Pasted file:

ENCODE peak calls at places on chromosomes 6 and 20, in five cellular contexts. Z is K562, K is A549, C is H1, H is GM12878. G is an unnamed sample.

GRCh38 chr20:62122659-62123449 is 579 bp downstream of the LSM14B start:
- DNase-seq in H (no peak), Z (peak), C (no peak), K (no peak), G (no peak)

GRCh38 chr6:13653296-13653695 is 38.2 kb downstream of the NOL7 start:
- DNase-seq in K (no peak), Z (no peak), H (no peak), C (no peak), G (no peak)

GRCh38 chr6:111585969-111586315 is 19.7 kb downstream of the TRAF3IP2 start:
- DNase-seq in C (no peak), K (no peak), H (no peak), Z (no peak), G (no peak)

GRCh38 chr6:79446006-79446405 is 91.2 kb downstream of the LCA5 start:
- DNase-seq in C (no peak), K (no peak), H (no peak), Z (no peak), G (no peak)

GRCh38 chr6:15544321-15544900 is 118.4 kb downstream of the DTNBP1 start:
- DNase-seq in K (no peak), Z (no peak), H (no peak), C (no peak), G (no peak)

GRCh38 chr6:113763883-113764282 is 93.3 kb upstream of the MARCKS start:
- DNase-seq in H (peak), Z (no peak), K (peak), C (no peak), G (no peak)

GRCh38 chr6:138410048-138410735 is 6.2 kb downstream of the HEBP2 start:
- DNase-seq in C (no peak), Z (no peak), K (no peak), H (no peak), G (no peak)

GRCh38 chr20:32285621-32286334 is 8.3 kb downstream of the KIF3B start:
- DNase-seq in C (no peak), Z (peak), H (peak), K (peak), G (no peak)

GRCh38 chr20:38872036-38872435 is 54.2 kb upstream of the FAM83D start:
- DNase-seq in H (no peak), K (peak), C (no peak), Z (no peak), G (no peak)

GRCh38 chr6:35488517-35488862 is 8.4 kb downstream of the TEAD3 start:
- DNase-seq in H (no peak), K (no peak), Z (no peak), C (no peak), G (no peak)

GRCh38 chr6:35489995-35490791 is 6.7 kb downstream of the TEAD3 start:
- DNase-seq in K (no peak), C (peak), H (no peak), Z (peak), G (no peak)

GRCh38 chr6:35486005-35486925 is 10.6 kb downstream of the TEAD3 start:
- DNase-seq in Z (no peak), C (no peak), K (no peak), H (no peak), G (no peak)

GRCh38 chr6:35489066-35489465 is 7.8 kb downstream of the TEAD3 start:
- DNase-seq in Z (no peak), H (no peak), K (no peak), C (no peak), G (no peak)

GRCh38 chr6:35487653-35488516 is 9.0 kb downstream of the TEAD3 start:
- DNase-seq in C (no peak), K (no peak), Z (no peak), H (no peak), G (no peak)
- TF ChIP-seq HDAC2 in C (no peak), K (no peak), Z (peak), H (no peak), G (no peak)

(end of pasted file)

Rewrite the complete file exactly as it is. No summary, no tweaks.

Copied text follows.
ENCODE peak calls at places on chromosomes 6 and 20, in five cellular contexts. Z is K562, K is A549, C is H1, H is GM12878. G is an unnamed sample.

GRCh38 chr20:62122659-62123449 is 579 bp downstream of the LSM14B start:
- DNase-seq in H (no peak), Z (peak), C (no peak), K (no peak), G (no peak)

GRCh38 chr6:13653296-13653695 is 38.2 kb downstream of the NOL7 start:
- DNase-seq in K (no peak), Z (no peak), H (no peak), C (no peak), G (no peak)

GRCh38 chr6:111585969-111586315 is 19.7 kb downstream of the TRAF3IP2 start:
- DNase-seq in C (no peak), K (no peak), H (no peak), Z (no peak), G (no peak)

GRCh38 chr6:79446006-79446405 is 91.2 kb downstream of the LCA5 start:
- DNase-seq in C (no peak), K (no peak), H (no peak), Z (no peak), G (no peak)

GRCh38 chr6:15544321-15544900 is 118.4 kb downstream of the DTNBP1 start:
- DNase-seq in K (no peak), Z (no peak), H (no peak), C (no peak), G (no peak)

GRCh38 chr6:113763883-113764282 is 93.3 kb upstream of the MARCKS start:
- DNase-seq in H (peak), Z (no peak), K (peak), C (no peak), G (no peak)

GRCh38 chr6:138410048-138410735 is 6.2 kb downstream of the HEBP2 start:
- DNase-seq in C (no peak), Z (no peak), K (no peak), H (no peak), G (no peak)

GRCh38 chr20:32285621-32286334 is 8.3 kb downstream of the KIF3B start:
- DNase-seq in C (no peak), Z (peak), H (peak), K (peak), G (no peak)

GRCh38 chr20:38872036-38872435 is 54.2 kb upstream of the FAM83D start:
- DNase-seq in H (no peak), K (peak), C (no peak), Z (no peak), G (no peak)

GRCh38 chr6:35488517-35488862 is 8.4 kb downstream of the TEAD3 start:
- DNase-seq in H (no peak), K (no peak), Z (no peak), C (no peak), G (no peak)

GRCh38 chr6:35489995-35490791 is 6.7 kb downstream of the TEAD3 start:
- DNase-seq in K (no peak), C (peak), H (no peak), Z (peak), G (no peak)

GRCh38 chr6:35486005-35486925 is 10.6 kb downstream of the TEAD3 start:
- DNase-seq in Z (no peak), C (no peak), K (no peak), H (no peak), G (no peak)

GRCh38 chr6:35489066-35489465 is 7.8 kb downstream of the TEAD3 start:
- DNase-seq in Z (no peak), H (no peak), K (no peak), C (no peak), G (no peak)

GRCh38 chr6:35487653-35488516 is 9.0 kb downstream of the TEAD3 start:
- DNase-seq in C (no peak), K (no peak), Z (no peak), H (no peak), G (no peak)
- TF ChIP-seq HDAC2 in C (no peak), K (no peak), Z (peak), H (no peak), G (no peak)